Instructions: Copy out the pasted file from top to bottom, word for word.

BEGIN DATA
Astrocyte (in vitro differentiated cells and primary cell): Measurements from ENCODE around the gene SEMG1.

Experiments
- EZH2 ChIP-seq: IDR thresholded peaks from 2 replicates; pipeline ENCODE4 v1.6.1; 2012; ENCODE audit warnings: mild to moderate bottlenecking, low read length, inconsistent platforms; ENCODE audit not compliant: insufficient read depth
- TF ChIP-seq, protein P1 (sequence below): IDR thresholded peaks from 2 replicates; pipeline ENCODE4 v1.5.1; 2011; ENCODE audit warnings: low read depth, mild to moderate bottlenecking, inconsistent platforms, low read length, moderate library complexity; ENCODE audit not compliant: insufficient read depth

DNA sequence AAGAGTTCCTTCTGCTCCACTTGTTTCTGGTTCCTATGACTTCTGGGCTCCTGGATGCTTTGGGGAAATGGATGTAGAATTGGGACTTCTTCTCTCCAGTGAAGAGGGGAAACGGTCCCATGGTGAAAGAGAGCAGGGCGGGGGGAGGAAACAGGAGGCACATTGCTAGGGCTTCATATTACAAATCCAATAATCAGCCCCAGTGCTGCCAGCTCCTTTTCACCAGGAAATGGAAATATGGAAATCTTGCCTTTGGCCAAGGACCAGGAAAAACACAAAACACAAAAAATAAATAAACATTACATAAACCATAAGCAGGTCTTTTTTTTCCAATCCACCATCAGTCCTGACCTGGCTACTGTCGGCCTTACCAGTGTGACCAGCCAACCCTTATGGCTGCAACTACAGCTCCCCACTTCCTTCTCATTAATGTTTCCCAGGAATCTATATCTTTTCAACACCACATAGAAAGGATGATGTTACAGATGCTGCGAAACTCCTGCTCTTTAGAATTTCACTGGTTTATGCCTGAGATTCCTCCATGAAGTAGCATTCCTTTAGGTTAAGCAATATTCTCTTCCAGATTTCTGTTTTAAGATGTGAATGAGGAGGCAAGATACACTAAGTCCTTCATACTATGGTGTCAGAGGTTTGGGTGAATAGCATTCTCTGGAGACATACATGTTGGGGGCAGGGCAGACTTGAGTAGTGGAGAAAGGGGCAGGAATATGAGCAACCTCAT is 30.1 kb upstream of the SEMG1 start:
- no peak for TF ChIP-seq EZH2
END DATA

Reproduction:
Astrocyte (in vitro differentiated cells and primary cell): Measurements from ENCODE around the gene SEMG1.

Experiments
- EZH2 ChIP-seq: IDR thresholded peaks from 2 replicates; pipeline ENCODE4 v1.6.1; 2012; ENCODE audit warnings: mild to moderate bottlenecking, low read length, inconsistent platforms; ENCODE audit not compliant: insufficient read depth
- TF ChIP-seq, protein P1 (sequence below): IDR thresholded peaks from 2 replicates; pipeline ENCODE4 v1.5.1; 2011; ENCODE audit warnings: low read depth, mild to moderate bottlenecking, inconsistent platforms, low read length, moderate library complexity; ENCODE audit not compliant: insufficient read depth

DNA sequence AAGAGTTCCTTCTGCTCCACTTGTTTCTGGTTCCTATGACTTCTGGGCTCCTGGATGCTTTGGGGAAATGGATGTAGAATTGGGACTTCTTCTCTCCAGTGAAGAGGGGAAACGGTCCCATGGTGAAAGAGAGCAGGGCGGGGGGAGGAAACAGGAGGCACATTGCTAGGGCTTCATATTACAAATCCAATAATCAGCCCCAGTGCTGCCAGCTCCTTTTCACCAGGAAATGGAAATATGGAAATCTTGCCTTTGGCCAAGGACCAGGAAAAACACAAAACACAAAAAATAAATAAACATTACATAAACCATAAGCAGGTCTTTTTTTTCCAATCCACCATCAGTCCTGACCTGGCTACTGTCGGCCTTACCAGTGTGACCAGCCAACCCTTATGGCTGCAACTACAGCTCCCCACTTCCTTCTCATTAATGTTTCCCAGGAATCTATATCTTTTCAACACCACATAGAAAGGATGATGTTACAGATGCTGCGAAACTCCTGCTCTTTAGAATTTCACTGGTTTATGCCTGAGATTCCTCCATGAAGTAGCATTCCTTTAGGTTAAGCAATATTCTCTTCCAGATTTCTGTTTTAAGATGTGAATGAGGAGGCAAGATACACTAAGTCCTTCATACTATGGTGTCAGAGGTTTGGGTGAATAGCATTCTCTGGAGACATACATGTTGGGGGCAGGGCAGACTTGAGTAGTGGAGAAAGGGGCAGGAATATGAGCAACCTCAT is 30.1 kb upstream of the SEMG1 start:
- no peak for TF ChIP-seq EZH2